Tribute to our Language Martyrs |
Sadya Afreen Mallick
As blood oozed from the bodies of Rafique, Jabbar, Barkat, Salaam and countless others, the Language Movement activists witnessed the brutality on their fellow brothers on the 21 st of February 1952.
This year we observe the 52nd anniversary of our Language Movement Day. More than half a century later, the Language movement veterans Abdul Matin and Gaziul Huque recently spoke at the Spectra Center to reminisce those sad, yet glorious days. As a welcome move, organisers recorded the entire proceedings for preservation and free distribution among the interested organisations.
The audience listened with rapt attention and drifted back to the Dhaka University campus--exactly 52 years ago.
The Fuller road/Nilkhet area very near to the Dhaka University premises always bore a serene ambience. The sprouting greenery, the Devdaru trees the Jarul blossoms and the campus thriving with young and energetic students kept the area abuzz the year round.
But deep down, the sentiment was very much different from the apparent calm surrounding. The suffocation at not being able to speak freely in one's mother tongue was like a constant whip on strained spirits. There was pent up fury waiting to be unleashed, said Abdul Matin known also as 'Bhasha Matin'.
The root of this problem was the decision taken in Karachi at the Education Commission in 1947 a world away from Dhaka yet it affected the lives and custom of every Bangali citizen. In 1948 at the Suhruwardy Uddyan and Curzon Hall, Md Ali Jinnah declared the infamous statement that Urdu would be the state language of the newly independent Pakistan. Abdul Matin, along with a few spirited others immediately opposed the statement amidst the huge gathering at the Curzon Hall.
The message was resoundingly clear. How could Urdu be the national language when there were three times as many people whose mother tongue was Bangla?
At the gathering, Abdul Matin spoke of the dominance of the English language in the sub-continent. From the times of colonialism to the partition of India, people had grown used to its prevalence from post cards to money order forms, which were still printed in English. The concerned authority paid no heed to change it; but by 1952 the time had surely come to change.
A good number of student leaders took up this charge head-on. They felt it necessary to make people aware of the impending trap of losing touch with one's mother tongue. Secret meetings gave way to bigger organisations. Gradually, the Bishwabiddalaya Sangram Committee (University Movement Committee) and the Sorbo Dolio Kendrio Rastrbhasha Sangram Parishad (All-Party Central Language Movement Committee) was organised. Students met under the guidance of the student leaders. Meetings turned into crowds, crowds into massive gatherings.
As time went by, to voice their demands and create awareness amongst the people, students assembled at the university premises on the 21st of February, 1952. Prominent intellectuals, journalists, teachers, students from all walks of life declared their unity with the movement. In an attempt to break the much-hated section 144, the students rallied from the Dhaka University building towards the Medical College premises.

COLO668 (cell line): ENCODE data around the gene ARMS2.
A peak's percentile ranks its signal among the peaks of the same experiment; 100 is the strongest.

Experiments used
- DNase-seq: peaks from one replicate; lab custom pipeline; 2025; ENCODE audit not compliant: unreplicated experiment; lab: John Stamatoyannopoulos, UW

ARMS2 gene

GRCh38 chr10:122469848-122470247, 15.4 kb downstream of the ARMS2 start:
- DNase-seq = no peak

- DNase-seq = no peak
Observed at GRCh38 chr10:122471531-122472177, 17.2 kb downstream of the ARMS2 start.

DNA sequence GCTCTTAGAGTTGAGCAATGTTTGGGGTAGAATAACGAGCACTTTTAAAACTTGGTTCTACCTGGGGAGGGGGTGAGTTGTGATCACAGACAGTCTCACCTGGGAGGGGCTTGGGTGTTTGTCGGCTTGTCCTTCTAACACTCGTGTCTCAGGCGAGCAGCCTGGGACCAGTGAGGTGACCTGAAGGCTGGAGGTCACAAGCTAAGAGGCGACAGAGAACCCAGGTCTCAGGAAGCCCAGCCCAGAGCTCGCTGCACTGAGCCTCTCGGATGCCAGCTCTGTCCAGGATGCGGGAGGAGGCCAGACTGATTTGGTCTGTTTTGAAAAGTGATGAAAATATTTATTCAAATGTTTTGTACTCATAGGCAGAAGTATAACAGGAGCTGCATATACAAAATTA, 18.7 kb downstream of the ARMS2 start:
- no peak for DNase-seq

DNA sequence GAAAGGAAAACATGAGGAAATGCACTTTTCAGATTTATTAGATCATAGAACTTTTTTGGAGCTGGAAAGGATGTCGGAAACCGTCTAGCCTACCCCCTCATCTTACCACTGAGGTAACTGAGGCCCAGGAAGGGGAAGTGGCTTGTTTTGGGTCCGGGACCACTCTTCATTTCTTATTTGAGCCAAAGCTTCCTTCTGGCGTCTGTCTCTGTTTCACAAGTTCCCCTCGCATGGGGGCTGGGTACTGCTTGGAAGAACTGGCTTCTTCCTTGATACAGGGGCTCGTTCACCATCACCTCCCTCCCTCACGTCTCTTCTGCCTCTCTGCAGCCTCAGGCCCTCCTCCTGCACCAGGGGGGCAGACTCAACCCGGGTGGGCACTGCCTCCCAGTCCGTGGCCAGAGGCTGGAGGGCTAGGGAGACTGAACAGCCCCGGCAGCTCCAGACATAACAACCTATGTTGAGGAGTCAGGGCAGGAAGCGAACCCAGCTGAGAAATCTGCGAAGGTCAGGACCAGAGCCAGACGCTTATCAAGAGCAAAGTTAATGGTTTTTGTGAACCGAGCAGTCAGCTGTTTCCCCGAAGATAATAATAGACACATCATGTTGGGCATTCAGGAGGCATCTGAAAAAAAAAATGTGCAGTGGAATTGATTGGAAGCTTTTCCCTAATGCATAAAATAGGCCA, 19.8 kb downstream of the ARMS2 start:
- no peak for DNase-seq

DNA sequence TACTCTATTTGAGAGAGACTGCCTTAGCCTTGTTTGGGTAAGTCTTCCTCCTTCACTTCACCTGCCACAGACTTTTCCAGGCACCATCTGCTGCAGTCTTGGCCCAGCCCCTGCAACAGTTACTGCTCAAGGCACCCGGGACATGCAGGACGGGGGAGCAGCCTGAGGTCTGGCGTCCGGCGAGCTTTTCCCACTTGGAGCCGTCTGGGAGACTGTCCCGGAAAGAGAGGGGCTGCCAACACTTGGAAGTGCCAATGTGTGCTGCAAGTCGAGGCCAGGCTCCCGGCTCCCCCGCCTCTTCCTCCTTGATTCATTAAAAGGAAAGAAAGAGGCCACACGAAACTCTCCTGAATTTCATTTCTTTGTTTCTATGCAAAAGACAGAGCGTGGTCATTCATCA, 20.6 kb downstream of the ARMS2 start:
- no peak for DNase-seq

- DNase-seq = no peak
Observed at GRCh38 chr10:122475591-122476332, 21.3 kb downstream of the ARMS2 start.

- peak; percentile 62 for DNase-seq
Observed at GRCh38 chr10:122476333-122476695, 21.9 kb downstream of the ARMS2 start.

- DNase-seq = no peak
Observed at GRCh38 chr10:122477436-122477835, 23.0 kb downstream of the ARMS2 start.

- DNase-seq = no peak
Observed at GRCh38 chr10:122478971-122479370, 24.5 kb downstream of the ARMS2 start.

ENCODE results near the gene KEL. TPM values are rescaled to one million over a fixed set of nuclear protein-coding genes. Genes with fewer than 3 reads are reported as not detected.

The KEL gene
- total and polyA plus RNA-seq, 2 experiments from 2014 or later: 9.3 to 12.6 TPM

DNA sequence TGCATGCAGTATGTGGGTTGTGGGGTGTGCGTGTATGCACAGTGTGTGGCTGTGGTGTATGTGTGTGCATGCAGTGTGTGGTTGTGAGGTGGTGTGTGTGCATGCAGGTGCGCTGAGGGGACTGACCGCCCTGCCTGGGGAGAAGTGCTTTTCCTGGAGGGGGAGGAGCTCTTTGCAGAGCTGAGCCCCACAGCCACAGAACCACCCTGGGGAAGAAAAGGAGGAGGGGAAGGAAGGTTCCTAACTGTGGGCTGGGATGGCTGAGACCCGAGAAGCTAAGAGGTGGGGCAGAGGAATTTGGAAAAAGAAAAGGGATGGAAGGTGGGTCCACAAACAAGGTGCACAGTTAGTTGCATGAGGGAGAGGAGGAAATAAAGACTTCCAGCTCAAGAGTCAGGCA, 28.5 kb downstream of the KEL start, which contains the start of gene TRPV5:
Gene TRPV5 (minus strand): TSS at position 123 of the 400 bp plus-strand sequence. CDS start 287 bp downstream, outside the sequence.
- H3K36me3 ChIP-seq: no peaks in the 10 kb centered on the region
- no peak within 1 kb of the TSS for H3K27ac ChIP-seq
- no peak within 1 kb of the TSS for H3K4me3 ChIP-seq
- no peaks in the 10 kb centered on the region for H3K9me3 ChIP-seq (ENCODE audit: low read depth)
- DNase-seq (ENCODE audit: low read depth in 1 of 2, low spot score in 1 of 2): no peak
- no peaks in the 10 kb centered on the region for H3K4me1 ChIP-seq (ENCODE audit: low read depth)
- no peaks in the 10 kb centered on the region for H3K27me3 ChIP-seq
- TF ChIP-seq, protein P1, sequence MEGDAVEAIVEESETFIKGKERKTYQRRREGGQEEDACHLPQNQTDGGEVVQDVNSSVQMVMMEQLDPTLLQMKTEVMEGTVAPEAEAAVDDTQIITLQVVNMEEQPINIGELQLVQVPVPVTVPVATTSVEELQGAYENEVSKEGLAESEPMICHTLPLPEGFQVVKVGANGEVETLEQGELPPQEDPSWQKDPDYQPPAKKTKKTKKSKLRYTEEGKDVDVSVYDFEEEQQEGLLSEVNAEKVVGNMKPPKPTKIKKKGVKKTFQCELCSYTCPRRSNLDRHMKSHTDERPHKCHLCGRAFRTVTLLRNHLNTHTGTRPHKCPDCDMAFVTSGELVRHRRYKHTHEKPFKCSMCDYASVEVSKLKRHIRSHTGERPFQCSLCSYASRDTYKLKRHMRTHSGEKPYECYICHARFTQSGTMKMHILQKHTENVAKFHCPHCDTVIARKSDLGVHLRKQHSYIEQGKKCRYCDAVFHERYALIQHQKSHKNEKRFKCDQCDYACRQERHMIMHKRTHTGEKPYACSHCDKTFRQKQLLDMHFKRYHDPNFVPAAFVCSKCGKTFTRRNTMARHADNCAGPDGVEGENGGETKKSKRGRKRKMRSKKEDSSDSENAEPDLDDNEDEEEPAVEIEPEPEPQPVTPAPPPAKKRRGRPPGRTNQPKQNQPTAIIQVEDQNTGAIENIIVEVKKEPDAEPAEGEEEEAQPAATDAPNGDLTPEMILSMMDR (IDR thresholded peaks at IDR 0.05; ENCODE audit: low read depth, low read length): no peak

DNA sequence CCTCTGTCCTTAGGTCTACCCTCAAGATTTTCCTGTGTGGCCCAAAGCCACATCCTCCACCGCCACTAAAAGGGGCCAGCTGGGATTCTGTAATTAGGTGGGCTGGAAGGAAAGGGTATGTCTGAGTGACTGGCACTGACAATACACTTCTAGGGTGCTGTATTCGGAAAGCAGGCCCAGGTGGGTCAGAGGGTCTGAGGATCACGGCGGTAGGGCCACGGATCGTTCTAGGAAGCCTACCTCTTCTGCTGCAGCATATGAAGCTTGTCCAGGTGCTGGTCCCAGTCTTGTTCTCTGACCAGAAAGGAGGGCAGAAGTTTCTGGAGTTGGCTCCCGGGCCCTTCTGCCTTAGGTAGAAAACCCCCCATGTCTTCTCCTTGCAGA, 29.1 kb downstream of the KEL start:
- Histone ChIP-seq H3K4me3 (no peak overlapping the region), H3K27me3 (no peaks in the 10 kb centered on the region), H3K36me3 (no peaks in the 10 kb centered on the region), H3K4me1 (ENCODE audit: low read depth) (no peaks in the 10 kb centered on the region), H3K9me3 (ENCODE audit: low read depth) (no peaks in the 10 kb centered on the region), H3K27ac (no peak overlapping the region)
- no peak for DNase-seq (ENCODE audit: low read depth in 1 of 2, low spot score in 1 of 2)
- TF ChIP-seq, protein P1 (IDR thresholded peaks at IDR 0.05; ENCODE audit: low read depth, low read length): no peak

The carnage that followed remains one of the darkest chapters in the history of brutality on the innocent. In fact there are very few records of such a revolt being staged for ones' language.
Gaziul Huque, in a choked voice said, that the recognition and right of mother language was achieved after years of struggle, but the dream still remained unfulfilled. He called upon the young generation to carry on the dreams of the martyrs of the Language Movement.
Shahadat Chowdhury, editor of the weekly Shaptahik 2000 and special guest of the occasion said, that in all mass upsurges it is always the 'young and the spirited' who gave leadership. Going back to history he said that it was impossible to imagine a stand against the autocratic rulers of the newly independent state. But personalities like Kazi Motahar Hossain, Abul Monsur Ahmed along with young student leaders, Sheikh Mujibur Rahman, Oli Ahad, Md. Toaha, Abdul Matin, Gaziul Huque and many more led the revolt against the Pakistani rulers without hesitance.
Mahfuz Anam, editor of The Daily Star and chief guest, said that victory and defeat are co-related. While people of other countries are aggressive and have great appreciation and love for their mother tongue, we as a nation still thrive on artificiality. It's like 'snatching defeat from the jaws of victory' rather than vice versa. To develop as a race, we need to develop self-esteem first. A nation thrives only when people learn to appreciate their roots and take pride in their history, he reiterated.
The martyrs were the activists who were re-shaping our culture, rekindling the sparks that had ebbed down after two centuries of colonial rule. They had inculcated a sense of pride in our mother tongue. Ekushey is now recognised as the International Mother Language day. And it was a small wonder that we were the lucky few to witness history once again…in the words of people who had lived through the era. An era that pitted innocence against brutality. An era that undeniably re-directed our destiny through countless lives lost and scarred.
Can the supreme sacrifice of our martyrs be ever forgotten?
The photo is from Hajar Bochhorer Bangladesh by Dr. Mohammad Hannan